In order to provide a context for the various aspects of the invention,
With reference to
The system bus may be any of several types of bus structure including a memory bus or memory controller, a peripheral bus, and a local bus using any of a variety of conventional bus architectures such as PCI, VESA, Microchannel, ISA and EISA, to name a few. The system memory includes read only memory (ROM) 424 and random access memory (RAM) 425. A basic input/output system (BIOS), containing the basic routines that help to transfer information between elements within the server computer 420, such as during start-up, is stored in ROM 424.
The computer 420 further includes a hard disk drive 427, a magnetic disk drive 428, e.g., to read from or write to a removable disk 429, and an optical disk drive 430, e.g., for reading a CD-ROM disk 431 or to read from or write to other optical media. The hard disk drive 427, magnetic disk drive 428, and optical disk drive 430 are connected to the system bus 423 by a hard disk drive interface 432, a magnetic disk drive interface 433, and an optical drive interface 434, respectively. The drives and their associated computer-readable media provide nonvolatile storage of data, data structures, computer-executable instructions, etc. for the server computer 420. Although the description of computer-readable media above refers to a hard disk, a removable magnetic disk and a CD, it should be appreciated by those skilled in the art that other types of media which are readable by a computer, such as magnetic cassettes, flash memory cards, digital video disks, Bernoulli cartridges, and the like, may also be used in the exemplary operating environment, and further that any such media may contain computer-executable instructions for performing the methods of the present invention.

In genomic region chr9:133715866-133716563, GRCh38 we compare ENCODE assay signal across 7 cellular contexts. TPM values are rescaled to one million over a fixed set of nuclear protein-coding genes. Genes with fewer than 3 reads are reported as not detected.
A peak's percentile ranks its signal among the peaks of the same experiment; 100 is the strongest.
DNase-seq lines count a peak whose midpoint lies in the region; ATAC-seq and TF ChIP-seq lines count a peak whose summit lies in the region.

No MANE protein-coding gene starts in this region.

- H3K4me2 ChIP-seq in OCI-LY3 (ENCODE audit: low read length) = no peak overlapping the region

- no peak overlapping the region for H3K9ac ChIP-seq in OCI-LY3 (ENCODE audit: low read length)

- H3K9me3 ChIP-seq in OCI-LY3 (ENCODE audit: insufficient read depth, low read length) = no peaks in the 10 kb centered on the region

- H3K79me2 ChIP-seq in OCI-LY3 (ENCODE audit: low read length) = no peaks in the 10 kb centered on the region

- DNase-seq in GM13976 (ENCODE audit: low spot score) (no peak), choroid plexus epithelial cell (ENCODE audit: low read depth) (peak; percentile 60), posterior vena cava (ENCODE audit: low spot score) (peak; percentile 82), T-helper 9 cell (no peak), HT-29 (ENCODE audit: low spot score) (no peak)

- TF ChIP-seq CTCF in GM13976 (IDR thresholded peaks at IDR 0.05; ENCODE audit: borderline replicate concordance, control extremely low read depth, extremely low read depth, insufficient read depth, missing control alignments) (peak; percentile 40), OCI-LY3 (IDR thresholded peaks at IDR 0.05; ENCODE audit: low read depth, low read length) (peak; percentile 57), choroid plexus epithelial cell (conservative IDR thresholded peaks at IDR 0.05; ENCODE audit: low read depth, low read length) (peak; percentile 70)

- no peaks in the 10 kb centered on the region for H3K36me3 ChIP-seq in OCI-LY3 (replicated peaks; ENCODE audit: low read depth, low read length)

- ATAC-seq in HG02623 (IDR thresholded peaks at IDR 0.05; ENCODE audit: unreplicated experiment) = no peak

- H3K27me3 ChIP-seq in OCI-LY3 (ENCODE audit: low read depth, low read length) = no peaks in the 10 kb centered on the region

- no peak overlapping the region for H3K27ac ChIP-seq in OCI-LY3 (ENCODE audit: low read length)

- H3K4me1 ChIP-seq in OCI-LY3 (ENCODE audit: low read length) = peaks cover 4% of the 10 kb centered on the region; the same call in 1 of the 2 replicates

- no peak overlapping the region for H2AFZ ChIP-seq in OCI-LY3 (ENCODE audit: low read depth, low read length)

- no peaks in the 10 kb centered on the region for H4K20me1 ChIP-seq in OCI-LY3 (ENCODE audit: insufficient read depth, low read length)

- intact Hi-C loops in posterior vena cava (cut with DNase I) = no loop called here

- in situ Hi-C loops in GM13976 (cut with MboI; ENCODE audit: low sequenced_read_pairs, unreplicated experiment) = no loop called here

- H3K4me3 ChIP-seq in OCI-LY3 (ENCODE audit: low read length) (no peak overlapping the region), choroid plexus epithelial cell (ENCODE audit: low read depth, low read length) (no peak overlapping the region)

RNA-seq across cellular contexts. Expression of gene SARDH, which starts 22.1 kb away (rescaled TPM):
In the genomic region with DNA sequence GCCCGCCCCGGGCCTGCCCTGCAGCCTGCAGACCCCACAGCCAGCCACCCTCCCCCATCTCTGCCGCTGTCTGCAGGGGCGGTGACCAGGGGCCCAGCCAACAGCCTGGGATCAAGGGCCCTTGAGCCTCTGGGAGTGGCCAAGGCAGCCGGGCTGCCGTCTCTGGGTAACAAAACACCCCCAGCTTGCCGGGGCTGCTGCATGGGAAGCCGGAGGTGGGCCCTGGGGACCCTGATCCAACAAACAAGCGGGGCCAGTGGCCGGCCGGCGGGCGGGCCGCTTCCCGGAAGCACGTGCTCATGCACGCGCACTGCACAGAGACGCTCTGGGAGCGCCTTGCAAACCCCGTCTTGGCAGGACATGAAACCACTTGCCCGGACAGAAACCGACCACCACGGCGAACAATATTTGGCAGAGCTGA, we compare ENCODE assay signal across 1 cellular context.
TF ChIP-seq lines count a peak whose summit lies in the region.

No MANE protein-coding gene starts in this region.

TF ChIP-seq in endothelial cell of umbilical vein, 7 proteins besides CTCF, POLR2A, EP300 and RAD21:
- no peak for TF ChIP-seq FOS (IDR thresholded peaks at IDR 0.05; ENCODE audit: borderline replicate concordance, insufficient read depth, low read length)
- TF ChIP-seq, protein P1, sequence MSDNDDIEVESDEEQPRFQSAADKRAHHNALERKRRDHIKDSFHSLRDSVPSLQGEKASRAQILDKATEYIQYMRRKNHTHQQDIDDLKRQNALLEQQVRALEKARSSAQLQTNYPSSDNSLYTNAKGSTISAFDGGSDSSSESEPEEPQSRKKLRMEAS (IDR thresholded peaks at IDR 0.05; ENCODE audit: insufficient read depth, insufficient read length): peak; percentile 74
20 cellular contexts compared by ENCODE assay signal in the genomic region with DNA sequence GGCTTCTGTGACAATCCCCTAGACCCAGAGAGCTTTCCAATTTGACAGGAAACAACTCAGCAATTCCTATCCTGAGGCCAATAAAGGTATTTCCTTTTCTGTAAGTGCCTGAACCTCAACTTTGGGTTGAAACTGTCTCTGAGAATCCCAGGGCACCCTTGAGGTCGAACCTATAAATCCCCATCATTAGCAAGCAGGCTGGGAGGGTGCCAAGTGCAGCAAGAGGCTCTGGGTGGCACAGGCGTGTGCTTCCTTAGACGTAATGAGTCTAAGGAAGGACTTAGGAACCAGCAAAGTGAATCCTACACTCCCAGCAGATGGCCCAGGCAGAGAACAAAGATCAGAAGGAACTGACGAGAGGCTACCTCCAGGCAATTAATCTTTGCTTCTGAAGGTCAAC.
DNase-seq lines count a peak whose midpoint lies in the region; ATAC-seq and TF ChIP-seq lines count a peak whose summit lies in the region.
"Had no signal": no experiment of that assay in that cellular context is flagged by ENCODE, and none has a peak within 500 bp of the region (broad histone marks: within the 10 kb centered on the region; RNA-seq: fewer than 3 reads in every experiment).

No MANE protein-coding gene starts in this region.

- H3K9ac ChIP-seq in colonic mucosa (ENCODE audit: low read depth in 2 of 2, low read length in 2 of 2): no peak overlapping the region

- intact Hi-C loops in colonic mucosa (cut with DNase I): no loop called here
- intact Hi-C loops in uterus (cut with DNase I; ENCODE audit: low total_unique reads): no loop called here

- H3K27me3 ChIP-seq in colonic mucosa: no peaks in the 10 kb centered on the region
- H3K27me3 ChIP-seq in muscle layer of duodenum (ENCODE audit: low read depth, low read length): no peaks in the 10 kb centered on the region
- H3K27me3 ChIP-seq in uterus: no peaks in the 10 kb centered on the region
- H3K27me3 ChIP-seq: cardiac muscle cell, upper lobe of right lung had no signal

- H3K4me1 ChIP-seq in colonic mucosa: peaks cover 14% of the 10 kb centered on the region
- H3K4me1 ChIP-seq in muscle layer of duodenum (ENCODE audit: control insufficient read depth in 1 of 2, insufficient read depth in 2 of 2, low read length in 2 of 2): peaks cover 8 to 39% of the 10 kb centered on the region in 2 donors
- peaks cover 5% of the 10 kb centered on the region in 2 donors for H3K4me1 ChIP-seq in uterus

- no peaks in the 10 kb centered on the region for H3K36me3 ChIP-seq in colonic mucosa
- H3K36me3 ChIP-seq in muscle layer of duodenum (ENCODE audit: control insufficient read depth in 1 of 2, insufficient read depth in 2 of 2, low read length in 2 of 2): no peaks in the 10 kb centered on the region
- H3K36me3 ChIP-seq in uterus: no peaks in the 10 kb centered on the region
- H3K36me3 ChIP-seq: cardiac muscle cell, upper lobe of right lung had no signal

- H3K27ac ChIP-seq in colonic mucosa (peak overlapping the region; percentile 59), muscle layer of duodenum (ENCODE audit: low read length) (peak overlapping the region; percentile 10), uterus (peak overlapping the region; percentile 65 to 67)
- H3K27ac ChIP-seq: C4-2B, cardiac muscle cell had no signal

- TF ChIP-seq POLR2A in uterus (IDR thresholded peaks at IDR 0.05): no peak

A number of program modules may be stored in the drives and RAM 425, including an operating system 435, one or more application programs 436, other program modules 437, and program data 438. The operating system 435 in the illustrated computer may be a Microsoft operating system (e.g., Windows NT operating system). It is to be appreciated that other operating systems may be employed such as UNIX for example.